Controlling the intensity and flavor of your coffee is easy with a French press coffee pot, so it's not surprising that coffee aficionados the world over often prefer a French press to other coffee-making methods. An important component of making the perfect cup of French press coffee is water temperature. If the water is too hot, the coffee can taste bitter. If it's too cold, the flavor will be less intense and may taste slightly "off." Luckily, water temperature is easily monitored.
Things You'll Need
Kettle, stovetop or electric
Bring your water to a rolling boil in your kettle. Fante's Kitchen Wares Shop recommends using 4 oz. of water for every 1 tablespoon of coffee. A standard-size cup holds 8 oz. Adjust the water volume up or down according to your needs. Stovetop or electric kettles yield the same end results, but electric kettles are faster and arguably more convenient.
Turn the heat off. Water boils at 212 degrees F, unless you live in a high-altitude area. If you live in the Rocky Mountains or somewhere else with a high altitude, water will boil slightly below 212 degrees F because of the lower atmospheric pressure.
Use your thermometer to gauge the temperature of the hot water. When the temperature reads between 195 and 205 degrees F, pour the desired amount of water over the coffee in your French press.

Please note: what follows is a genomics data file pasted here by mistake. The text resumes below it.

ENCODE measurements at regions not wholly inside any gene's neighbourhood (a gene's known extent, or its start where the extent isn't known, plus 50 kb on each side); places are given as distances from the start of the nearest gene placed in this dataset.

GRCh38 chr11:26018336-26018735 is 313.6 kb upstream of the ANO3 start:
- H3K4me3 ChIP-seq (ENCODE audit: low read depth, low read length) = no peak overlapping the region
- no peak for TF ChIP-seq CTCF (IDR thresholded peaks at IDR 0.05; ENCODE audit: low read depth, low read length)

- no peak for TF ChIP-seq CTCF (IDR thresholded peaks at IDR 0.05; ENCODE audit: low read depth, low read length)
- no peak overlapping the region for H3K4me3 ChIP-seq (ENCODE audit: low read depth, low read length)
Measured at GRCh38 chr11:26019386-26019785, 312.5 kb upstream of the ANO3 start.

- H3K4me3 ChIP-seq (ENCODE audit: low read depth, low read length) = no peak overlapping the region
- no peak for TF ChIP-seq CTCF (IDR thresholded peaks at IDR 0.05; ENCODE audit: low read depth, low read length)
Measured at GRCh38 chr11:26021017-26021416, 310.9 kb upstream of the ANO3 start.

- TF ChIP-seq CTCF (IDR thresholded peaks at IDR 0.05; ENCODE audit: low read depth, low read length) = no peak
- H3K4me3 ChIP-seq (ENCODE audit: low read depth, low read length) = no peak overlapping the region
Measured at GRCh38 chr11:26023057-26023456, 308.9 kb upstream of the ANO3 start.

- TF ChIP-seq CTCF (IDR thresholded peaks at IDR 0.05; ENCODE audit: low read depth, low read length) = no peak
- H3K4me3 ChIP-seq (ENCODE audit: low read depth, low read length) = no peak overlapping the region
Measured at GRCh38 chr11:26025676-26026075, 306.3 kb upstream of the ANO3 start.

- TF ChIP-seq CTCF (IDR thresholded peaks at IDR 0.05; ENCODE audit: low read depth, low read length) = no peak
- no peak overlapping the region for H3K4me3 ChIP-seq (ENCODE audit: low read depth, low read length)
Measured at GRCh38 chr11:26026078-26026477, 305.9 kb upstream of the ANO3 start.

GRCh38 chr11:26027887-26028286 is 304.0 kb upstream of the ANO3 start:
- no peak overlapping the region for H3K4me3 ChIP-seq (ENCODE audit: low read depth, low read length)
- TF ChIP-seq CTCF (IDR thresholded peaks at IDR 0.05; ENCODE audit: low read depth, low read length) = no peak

Brew your coffee according to your preference. If you wish to make more coffee with any water still in your kettle, you will need to repeat the heating process because any water remaining in the kettle is no longer hot enough to properly brew your coffee.
Since temperature is crucial in coffee enjoyment, try rinsing your French press with extremely hot water before adding coffee and pouring boiling water in. This will heat the press, allowing the unit to stay hotter longer as it brews your coffee. Swirling hot water in your coffee cup can help do the same thing.
Boiling water in your microwave oven should be approached with extreme caution. Due to the way microwaves heat water, a phenomenon known as "superheating" can occur. Superheated water is actually hotter than boiling but does not have the telltale bubbles of boiling water until it is agitated. The U.S. Food and Drug Administration (FDA) advises reading your manufacturer's microwave instruction manual to determine the best heating time for your water. FDA also advises taking care to not heat your water excessively.